But even that success has its limits.
Determining the best Tigers of the past decade is a little tougher than it would seem. While the 2006 club had the greatest success of any Tigers team in the past quarter-century, let alone the past 10 years, individual success came from other players in other years, too.
Not only did Bobby Higginson miss out on the 2006 World Series, he never played on a team with a winning record in Detroit, even though he was the most recent Tigers player to hit 30 homers with 15 steals in the same season until Curtis Granderson did it last year. The same losing ways followed Jeff Weaver, who went 39-51 with the Tigers. Mike Maroth lost 21 games and made history wearing the old English D, yet his work in the infamous 2003 season might've been the toughest test of character any Tigers player faced in the past 10 years.
Does that lack of winning make them any less valuable over the course of the decade? Inevitably, that was the question that faced the panel of judges who decided Detroit's all-decade team, including broadcasters Dan Dickerson and Mario Impemba, Tigers baseball media relations director Brian Britten, Tigers baseball media relations manager Rick Thompson, and myself.
Most of the selections were unanimous. And not surprisingly, most of those selections were Tigers who were around for the World Series run in 2006, including Ivan Rodriguez, Placido Polanco, Carlos Guillen, Brandon Inge, Magglio Ordonez and Curtis Granderson. The entire 2006 postseason rotation -- Justin Verlander, Kenny Rogers, Jeremy Bonderman and Nate Robertson -- made the squad, as did two-tenure Tigers closer Todd Jones and manager Jim Leyland.
Had Sean Casey made the club, it would've been a clean sweep for the American League champion infield. But as big of an impact as Casey made in that home stretch, that wasn't going to top the past two seasons from Miguel Cabrera. Cabrera was the unanimous choice at first base, the only unanimous pick who wasn't around in 2006.
Tigers All-Decade team
From there, the debates really picked up. And the pick in left field probably set the tone for the rest of the selections, debating whether Craig Monroe's importance in 2006 rivaled Higginson's pure stats over the first few years of the decade.
Neither of their Tigers tenures ended well, and that wasn't forgotten. Even those who voted for Higginson couldn't ignore his final few years in Detroit, including a 2005 season in which he played just 10 games and spent the rest of the year on the disabled list. Monroe provided one clutch home run after another in '06 -- his go-ahead shot in Yankee Stadium might never be forgotten -- but he was traded the following August amidst a miserable hitting slump.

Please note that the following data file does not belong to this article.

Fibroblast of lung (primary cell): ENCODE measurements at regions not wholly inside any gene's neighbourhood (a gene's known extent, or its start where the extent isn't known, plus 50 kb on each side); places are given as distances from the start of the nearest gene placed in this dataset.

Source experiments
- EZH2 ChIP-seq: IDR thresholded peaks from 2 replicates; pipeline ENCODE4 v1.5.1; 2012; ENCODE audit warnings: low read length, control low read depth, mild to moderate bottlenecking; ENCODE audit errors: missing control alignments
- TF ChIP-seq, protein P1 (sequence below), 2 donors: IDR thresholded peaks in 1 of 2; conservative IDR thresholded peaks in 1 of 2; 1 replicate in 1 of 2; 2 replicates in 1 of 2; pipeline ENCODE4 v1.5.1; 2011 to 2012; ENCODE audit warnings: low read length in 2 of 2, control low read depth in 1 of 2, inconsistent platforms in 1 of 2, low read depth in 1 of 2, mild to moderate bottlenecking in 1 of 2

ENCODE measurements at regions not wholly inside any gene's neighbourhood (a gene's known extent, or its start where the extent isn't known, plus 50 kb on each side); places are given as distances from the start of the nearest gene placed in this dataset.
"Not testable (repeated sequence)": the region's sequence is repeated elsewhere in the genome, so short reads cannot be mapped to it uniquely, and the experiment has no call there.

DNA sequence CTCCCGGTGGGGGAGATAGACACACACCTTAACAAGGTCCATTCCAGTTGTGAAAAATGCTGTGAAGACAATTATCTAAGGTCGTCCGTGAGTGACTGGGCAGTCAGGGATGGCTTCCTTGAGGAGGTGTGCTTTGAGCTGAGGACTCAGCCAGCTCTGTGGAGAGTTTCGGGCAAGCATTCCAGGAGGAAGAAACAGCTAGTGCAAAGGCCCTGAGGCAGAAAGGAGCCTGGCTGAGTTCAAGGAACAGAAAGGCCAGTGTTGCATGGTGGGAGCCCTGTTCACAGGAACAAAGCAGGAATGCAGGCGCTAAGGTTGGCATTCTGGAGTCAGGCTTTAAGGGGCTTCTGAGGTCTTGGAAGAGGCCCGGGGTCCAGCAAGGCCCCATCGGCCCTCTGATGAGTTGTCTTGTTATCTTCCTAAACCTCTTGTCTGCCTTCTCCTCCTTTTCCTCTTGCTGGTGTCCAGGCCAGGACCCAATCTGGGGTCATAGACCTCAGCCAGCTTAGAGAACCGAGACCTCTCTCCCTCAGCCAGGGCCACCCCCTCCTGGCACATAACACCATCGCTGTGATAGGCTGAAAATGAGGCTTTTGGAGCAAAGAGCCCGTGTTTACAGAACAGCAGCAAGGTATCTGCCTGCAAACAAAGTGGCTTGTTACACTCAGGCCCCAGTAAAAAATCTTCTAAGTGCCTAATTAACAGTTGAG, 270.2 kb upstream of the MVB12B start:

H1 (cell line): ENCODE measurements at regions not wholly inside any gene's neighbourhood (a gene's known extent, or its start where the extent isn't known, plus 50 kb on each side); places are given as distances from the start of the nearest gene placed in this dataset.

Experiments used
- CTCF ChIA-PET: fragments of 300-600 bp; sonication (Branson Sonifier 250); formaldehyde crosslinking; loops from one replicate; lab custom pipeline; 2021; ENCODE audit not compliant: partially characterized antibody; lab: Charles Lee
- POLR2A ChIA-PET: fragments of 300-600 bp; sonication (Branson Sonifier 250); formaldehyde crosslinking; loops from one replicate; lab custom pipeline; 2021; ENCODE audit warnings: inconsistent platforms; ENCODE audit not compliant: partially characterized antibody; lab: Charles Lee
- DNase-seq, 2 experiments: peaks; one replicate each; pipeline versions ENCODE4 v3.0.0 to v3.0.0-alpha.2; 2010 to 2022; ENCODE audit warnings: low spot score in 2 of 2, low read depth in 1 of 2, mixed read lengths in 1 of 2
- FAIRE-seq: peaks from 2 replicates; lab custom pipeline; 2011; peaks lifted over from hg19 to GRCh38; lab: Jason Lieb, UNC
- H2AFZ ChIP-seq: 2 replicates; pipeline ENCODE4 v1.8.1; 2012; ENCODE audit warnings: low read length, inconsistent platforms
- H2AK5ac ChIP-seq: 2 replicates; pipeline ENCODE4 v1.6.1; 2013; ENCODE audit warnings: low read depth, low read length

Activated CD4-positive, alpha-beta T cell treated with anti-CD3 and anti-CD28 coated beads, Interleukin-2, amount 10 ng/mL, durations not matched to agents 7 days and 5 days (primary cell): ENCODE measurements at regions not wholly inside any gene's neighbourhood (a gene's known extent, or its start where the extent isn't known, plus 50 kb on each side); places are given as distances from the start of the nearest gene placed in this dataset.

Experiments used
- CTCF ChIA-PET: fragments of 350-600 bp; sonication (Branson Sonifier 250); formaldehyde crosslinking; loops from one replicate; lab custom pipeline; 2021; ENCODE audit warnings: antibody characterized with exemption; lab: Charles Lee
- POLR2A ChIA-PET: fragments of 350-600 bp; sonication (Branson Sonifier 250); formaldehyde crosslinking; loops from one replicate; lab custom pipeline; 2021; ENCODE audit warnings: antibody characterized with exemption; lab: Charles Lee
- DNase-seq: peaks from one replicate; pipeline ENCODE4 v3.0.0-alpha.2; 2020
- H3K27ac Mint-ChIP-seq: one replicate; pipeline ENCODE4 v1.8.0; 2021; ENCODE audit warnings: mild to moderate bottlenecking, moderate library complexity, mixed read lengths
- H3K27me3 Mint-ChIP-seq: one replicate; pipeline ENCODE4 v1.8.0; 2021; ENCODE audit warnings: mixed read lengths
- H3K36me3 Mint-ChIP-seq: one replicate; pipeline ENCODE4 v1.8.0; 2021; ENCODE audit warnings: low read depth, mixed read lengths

If it was going to come down to which left fielder had the better career year, though, Higginson was going to win. His 2000 season was stronger statistically in virtually every category. Take into account more complete standards such as OPS, less traditional stats such as runs created, or more recent ones such as weighted on-base average, and Higginson's follow-up season in '01 was stronger than Monroe's '06 numbers, too.
Three out of four panelists decided Higginson's 30-homer season was better, despite Monroe's knack for clutch homers. Dickerson's vote for Monroe came down to big plays counting for something, a factor that played into another decision.
While left field was a two-man race, deciding an all-decade DH was wide open. The decade began with the ageless Luis Polonia there, and ended with a slew of options sharing time in 2009. In between came Dmitri Young as one of Detroit's few offensive forces for a couple of lean years, Marcus Thames' sudden emergence as a home run threat, and Gary Sheffield's two injury-shortened years in Detroit.
Again, Thames earned votes based in part on his clutch home runs. Still, the majority went with Young. His time in Detroit didn't end well, either, but before that, he might've been the one Major League hitter in the '03 lineup. With truly no offensive support, he hit a career-high 29 home runs to go with 85 RBIs. As much as clutch performances, his essentially one-man show earned bonus points with me.
Dickerson went with Thames, but among other points, he gave a tongue-in-cheek honorable mention without a position to Shane Halter, who played all nine positions in a game in 2000.
On the pitching side, one could've had a debate for Robertson, whose past two seasons have been mere shadows of the success he had in 2004 and '06. But different voters had different arguments for the left-hander.
Some pointed to his postseason run in 2006, when he started the openers for both the Division Series and ALCS. Others pointed to the fact that he spent more time than anyone else in the Tigers' rotation this decade. And on a team that includes five starters, he had to be on it.
"Most innings [by a Tiger this decade] has to get you something," Dickerson said.
The more intriguing argument was for the fifth and final rotation spot. Three votes for Weaver pointed to his workhorse status as a true No. 1 starter for Detroit, something they lacked after he was traded until Verlander emerged years later.
The dissenting vote went to Maroth, who was a top starter by default in a bad 2003 rotation, but who took the ball every time out. He ended up making 143 starts with the Tigers, more than anyone else in a Detroit uniform except Robertson over the past 10 years. That vote from media relations came down to innings, of which he had a surprisingly high number in his time in Detroit.
Setup man came down to which young reliever had the better season behind Todd Jones over the past few years. While Joel Zumaya hasn't done much since, his 2006 season was too much to ignore for most.
"One healthy year," Dickerson said, "but what a year."
Jason Beck is a reporter for MLB.com. This story was not subject to the approval of Major League Baseball or its clubs.